In the end it was finished. He spoke the last words of the spell, and would you believe it, the kite sat up and blinked her eyes.
And so the Wizard explained what Kite must do, how she must find the sun and return it to them, else their whole world would perish. As well as life he had given to her all his knowledge; of alchemy, of myth and legend, of their world and of the other worlds she may journey to, and just a little magic to help her along the road.
"I will make a safe path for you through the storm," the Wizard explained, "and when you reach your destination you will assume a shape that will allow you to pass among the ordinary folk you meet."
He went on, "But, my powers have been so weakened that I have only been able to give you enough life to complete this task," and suddenly his eyes were filled with tears. "I wish I could give you more, and I do not think it is just that you should do so much for us and then simply die without reward. What I can do is give you this advice. The world that you are travelling to fears and mistrusts magic, in fact, so much that they teach that sorcerers have no souls, and even the sorcerers who live there believe it to be true."
"But that is nonsense," Kite cried, "Why do they teach that?"
Kite shuddered, her painted eyes wide with horror.
"But," the Wizard went on, "as I said, there are still sorcerers who live there, often as captives and slaves. You will know them by their white hair. You must find and befriend a sorcerer, teach him that he has a soul, teach him that it is safe to trust someone - you - and to have friends. Only when he cares for you will a sorcerer of that world gain the insight and the power to save your life."
"And now," the Wizard sighed, "it is time for you to go." He carried the kite gently to the shuttered window, taking a last sad look at his secret room before shutting the door. You see, my dears, he had spent all but the very last of his power on this one great magic, and he knew that when he had sent Kite beyond the storm and closed the way behind her, he would be no more than an ordinary boy, and remember nothing at all of his wizardry.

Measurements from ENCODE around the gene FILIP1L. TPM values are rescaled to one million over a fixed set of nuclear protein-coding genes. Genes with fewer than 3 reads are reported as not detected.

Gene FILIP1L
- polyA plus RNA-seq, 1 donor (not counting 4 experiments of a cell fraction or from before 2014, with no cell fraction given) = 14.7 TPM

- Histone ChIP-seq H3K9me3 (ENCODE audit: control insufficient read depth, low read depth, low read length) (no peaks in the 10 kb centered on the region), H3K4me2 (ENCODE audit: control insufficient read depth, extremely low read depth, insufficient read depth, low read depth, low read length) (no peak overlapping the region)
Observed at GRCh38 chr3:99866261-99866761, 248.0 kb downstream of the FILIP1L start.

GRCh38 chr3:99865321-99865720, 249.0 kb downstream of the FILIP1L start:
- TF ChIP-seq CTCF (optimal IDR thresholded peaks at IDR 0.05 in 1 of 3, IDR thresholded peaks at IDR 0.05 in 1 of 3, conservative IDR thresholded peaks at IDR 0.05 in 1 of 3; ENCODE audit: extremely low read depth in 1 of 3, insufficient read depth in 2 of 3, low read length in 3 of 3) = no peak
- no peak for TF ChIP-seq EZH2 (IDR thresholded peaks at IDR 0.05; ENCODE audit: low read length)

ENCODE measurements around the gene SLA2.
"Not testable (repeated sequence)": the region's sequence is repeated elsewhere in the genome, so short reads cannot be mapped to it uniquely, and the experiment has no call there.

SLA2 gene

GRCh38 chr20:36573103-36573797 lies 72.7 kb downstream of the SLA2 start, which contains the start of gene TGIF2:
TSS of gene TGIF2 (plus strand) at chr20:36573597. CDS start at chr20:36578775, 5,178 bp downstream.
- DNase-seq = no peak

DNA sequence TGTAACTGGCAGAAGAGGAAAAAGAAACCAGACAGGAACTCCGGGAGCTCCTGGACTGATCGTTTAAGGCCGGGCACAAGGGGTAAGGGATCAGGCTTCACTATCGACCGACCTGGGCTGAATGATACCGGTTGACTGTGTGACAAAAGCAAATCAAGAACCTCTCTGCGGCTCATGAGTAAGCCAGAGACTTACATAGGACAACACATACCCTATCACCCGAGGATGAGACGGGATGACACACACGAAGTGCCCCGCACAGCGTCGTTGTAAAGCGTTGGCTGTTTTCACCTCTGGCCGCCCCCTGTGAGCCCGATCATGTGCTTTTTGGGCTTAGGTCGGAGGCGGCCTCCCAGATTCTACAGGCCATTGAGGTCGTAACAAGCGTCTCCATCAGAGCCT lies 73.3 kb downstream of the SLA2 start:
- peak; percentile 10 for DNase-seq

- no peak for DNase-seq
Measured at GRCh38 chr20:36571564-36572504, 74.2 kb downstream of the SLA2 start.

Kite saw that he was sad and said, "Don't worry, Master, I'll come back to you quickly, I promise."
"Oh Kite," the Wizard replied, "I hope you will come back, but do not look for me. I must grow up and grow old now, and you will not know me."
Then Kite began to weep but the Wizard hushed her. "No," he said, "You are a kind and generous soul, but please, you must always try to be happy as well, for that will be your greatest strength in finding our sun and bringing it back to us." And with that he opened the shutters.
The wind howled into the room, freezing and full of sleet. The Wizard was thrust back against the wall and soaked through in an instant, but he battled his way to the window and shouted his last spell into the sky. A rift appeared in the blackness and one bright shaft of sunlight shone through from the world beyond. The Wizard released the kite and she flew towards the door, the Wizard's magic steadying her as she sailed against the tempest. In a moment she was lost to sight and the Wizard let the gate close with a snap. Then he sank to the floor, exhausted at last into sleep.
Kite glided beyond the storm and into a bright blue summer sky to settle at the foot of a hill near a village. As her feet touched the ground she changed into a beautiful young girl with long golden hair and a gentle face. She was dressed in a deep red tunic and trews and stout walking boots. Being a practical sort and knowing much of the wind and its fickle ways, she bound up her long hair so it would not get tangled and matted as she travelled. The crossed sticks from the kite were lying on the grass next to her, and as she took them in her hand they twisted together, thickened and lengthened into a strong staff for walking and defending her against attack from robbers or the beasts in the wild. She smiled as she remembered the Wizard's words - just a little magic to help her along the road. Then she picked herself up and made her way towards the village.
And now, my dears, that is all for tonight. It's time you were in bed. We will carry on with the story tomorrow.